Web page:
I would like to make a few evolving observations
about the wildcard DNS entries which Verisign
initiated in .net and .com earlier today.
1) By all reasonable interpretations, Verisign is now
operating in violation of the .com and .net Registry
Agreements. Specifically, Sect 24 of the main agreement
for .com and Sect 3.5.3, 3.5.5, and 3.6, 3.8 of the main
agreement for .net, and the rather blank Appendix X.
I believe it to be trivial to demonstrate that even
if Verisign issued an ammended Appendix X, such a wildcard
entry will exceed the numerical limits specified of 5000
domains, and that the anti-competitive and code of conduct
sections will still apply and prohibit this behaviour.
2) By any reasonable interpretation this sort of change
should have been clearly announced beforehand to technical
communities that would be affected, including but not
limited to NANOG, and was not.
3) By any reasonable interpretation this sort of change
should have been clearly announced beforehand to policy
communities that would be affected, and was not.
4) By any reasonable interpretation of safe and conservative
operational procedure, when the various technical and policy
issues which were raised over the course of today were
made public, Verisign should have rolled the changes back
out and announced so until such time as at least *proper*
and extensive announcements were made, preferably until such
time as Verisign obtained technical community and policy
community approval. Verisign has not done so as of when this
email was being prepared, at least not querying A.GTLD...
5) An organization which displays this sort of behaviour
is not a reasonable candidate from an operational standpoint
to stand as the manager of any GTLD.
6) An organization which displays this sort of behaviour
is not a reasonable candidate from a legal standpoint to
stand as the manager of any GTLD.
7) An organization which displays this sort of behaviour
is not a reasonable candidate from a technical standpoint
to stand as technical manager of any GTLD or the registrar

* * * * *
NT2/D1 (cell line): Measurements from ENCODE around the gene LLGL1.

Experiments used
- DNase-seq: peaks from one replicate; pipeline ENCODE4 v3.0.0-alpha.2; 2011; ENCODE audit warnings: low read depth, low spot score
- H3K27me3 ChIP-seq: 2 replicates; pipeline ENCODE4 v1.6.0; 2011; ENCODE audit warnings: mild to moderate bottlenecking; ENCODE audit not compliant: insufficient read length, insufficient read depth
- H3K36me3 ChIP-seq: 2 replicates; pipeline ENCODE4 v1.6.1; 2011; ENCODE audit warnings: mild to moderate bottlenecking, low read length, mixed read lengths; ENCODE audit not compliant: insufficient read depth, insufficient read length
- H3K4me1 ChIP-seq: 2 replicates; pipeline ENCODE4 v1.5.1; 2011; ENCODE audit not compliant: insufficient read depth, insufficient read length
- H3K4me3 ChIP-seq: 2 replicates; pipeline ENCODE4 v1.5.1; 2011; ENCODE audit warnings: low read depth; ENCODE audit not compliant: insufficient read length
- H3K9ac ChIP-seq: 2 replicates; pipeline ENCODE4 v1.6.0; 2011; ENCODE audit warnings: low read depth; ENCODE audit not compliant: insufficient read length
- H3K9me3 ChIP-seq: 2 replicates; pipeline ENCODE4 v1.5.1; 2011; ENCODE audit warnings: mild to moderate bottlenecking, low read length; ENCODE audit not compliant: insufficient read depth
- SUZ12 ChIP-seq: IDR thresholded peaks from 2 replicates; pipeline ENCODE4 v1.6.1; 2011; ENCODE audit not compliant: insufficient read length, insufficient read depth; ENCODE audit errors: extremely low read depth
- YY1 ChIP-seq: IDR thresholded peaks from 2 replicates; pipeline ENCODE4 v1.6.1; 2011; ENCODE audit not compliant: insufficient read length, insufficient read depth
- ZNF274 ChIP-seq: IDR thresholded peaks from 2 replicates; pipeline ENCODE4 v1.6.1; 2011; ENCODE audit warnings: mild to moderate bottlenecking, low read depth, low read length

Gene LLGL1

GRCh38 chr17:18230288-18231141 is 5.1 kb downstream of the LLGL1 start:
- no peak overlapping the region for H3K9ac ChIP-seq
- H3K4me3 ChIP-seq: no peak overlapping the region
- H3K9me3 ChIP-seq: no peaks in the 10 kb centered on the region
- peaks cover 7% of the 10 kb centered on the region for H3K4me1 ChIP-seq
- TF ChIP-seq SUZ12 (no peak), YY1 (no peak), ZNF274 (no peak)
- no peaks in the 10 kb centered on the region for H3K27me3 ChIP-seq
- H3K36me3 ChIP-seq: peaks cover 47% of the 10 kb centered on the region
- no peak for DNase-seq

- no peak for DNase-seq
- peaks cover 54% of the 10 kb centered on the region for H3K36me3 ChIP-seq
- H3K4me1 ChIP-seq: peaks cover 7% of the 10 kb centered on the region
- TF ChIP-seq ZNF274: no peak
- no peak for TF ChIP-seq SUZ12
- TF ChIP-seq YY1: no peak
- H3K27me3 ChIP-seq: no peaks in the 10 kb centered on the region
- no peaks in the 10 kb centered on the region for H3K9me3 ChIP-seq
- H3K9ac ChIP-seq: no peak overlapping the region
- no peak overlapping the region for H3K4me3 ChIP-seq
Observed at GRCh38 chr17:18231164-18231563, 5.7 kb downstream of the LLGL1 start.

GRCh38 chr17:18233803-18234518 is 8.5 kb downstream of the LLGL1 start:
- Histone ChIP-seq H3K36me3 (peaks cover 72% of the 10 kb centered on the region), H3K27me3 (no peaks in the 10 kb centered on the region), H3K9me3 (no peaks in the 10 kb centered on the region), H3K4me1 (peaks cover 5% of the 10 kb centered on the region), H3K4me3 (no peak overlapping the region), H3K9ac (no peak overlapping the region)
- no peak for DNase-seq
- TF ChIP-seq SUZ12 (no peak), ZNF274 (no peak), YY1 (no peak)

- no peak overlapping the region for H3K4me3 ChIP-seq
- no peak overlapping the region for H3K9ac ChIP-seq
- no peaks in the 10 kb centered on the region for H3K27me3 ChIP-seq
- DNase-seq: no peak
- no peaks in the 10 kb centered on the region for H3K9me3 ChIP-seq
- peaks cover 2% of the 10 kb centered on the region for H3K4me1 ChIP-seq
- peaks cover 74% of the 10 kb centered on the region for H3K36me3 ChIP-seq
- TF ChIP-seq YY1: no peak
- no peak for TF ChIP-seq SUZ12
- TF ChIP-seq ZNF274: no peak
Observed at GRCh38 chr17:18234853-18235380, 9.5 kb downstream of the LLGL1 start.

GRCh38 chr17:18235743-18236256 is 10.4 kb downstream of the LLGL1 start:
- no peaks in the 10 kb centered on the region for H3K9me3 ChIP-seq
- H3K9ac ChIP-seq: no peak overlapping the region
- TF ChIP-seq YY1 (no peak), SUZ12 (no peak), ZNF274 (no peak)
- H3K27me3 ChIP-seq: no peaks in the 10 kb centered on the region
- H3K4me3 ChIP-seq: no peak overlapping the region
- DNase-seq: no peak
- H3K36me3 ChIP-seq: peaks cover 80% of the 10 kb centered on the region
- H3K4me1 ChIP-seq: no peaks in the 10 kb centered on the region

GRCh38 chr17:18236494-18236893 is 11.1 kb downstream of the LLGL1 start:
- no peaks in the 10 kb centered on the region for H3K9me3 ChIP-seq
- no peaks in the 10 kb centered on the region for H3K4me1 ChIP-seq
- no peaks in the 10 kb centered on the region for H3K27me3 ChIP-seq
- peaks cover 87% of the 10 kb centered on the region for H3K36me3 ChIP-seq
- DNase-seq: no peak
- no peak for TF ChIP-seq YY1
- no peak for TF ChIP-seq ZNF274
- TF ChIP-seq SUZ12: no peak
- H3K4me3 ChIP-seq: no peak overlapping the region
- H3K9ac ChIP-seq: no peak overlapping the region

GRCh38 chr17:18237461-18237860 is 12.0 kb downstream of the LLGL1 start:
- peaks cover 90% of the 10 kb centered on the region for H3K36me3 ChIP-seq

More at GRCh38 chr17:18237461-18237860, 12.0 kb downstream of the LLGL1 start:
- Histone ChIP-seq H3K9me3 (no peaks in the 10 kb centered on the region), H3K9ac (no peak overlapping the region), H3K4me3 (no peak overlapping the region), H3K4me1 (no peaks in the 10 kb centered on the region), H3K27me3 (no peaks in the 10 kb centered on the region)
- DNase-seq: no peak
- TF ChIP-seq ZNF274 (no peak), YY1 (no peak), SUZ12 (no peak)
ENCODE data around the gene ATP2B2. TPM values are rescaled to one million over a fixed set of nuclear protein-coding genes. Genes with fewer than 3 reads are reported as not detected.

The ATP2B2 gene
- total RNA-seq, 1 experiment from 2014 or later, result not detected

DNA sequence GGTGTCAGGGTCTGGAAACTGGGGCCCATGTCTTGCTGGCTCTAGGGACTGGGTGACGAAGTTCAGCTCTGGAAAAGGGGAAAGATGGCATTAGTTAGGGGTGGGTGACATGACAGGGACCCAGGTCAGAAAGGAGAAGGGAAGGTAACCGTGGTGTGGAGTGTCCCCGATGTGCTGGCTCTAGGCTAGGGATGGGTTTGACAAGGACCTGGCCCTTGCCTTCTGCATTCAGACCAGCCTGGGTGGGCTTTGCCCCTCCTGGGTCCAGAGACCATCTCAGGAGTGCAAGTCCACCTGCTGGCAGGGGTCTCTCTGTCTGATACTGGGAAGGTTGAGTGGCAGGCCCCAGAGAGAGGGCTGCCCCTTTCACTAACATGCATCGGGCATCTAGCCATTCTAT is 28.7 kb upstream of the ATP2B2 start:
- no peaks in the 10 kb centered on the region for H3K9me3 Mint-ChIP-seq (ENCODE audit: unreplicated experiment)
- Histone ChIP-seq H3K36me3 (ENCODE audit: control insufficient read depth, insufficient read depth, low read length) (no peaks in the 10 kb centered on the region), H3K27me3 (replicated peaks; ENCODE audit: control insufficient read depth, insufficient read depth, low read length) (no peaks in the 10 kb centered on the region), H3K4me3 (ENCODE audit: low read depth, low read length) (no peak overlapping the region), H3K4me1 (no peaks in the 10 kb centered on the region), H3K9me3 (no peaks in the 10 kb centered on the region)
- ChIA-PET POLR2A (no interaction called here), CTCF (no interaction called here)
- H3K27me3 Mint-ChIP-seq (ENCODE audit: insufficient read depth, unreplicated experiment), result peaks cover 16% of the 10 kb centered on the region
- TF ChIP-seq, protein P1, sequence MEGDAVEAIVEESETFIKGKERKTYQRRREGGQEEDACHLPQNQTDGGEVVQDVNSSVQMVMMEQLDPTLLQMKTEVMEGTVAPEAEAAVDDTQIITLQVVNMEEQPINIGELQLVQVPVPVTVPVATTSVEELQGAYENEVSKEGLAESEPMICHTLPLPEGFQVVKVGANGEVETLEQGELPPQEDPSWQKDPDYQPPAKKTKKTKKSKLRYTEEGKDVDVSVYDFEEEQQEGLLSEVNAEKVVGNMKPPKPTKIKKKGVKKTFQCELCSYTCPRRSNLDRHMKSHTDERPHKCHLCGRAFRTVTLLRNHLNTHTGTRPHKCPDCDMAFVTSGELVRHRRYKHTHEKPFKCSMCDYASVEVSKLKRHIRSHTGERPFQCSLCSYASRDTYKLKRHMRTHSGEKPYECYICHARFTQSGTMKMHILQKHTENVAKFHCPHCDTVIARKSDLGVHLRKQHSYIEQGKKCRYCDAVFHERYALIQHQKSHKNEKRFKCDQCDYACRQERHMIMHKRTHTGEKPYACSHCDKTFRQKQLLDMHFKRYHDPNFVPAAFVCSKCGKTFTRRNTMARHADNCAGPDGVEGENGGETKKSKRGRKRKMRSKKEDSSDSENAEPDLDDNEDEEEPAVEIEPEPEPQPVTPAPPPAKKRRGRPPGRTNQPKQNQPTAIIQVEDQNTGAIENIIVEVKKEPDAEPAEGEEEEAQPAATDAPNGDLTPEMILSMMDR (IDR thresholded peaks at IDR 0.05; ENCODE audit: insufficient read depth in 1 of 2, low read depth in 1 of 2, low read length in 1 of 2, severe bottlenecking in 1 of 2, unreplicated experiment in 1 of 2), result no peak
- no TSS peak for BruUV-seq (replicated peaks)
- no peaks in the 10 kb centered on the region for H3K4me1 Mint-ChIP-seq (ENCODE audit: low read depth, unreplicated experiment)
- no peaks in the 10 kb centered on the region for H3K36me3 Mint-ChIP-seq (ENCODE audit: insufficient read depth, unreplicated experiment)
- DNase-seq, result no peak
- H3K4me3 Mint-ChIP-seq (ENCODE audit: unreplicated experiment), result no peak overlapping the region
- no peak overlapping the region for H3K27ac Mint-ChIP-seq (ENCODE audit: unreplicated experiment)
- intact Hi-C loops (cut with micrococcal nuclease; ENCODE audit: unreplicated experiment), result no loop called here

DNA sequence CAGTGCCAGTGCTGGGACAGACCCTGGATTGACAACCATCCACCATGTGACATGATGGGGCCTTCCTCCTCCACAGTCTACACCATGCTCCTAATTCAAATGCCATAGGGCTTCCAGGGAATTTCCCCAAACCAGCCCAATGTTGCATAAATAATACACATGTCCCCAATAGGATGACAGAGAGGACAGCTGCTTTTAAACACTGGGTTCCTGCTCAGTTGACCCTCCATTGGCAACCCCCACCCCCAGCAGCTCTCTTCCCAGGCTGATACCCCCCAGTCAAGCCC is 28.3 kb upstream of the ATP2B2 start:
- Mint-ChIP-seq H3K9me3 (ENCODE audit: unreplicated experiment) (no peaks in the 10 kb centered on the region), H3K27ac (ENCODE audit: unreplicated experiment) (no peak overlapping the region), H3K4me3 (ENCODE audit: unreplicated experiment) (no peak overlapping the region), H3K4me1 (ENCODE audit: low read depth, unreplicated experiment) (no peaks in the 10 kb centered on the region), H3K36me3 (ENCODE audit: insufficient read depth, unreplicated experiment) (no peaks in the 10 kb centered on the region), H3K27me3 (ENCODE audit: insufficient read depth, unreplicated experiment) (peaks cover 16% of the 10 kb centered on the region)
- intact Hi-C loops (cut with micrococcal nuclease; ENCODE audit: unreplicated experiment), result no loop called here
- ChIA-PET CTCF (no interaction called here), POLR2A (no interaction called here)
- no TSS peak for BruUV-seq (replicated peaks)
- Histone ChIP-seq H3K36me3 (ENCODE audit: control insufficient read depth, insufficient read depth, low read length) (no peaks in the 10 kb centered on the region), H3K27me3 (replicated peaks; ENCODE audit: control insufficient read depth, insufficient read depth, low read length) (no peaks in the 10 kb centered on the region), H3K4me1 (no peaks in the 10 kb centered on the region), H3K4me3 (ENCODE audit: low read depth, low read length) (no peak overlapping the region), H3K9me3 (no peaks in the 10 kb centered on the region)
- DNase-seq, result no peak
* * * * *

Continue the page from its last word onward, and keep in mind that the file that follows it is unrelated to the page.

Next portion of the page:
8) An organization which displays these sorts of behaviours
clearly calls into question the operating assumptions about
fair registrar behaviour in the .com and .net registry
agreements and thus the entire validity of allowing one
company to both manage and act as a registrar for those
9) The apparent complete lack of clue on Verisigns'
part as to the magnitude of the hornets nest that
this change would kick over, and its lack of any appropriate
responses even simply better wider information releases,
calls into question the suitability of Verisign's staff
and management structure for operating the key central
10) Given items 1-9, I call upon ICANN to immediately
launch an investegation into the validity and legality
of Verisign's wildcard DNS entries; into the operational
procedures Verisign is using; into the apparent material breach
of Verisign's .com and .net management contracts; and into
the suitability of Verisign to remain the .com and .net
manager in the future and in pariticular the suitability
of the current Verisign management team for participation
in that key neutral operational role. I specifically
request that ICANN initiate community policy discussions
as to whether the GTLD management functions should be
required to be spun off into a separate entity from
Verisign and not sharing any ownership or management
11) Given items 1-9, I call upon the Department of Commerce
to immediately investigate whether Verisign is in material
breach of its cooperative agreements and whether Verisign
in its current form and with its current staff are suitable
to remain manager of the .com and .net GTLDs, and the same
set of questions I pose to ICANN, in such areas as DOC
is engaged in policymaking regarding Internet Domain Names.
-george william herbert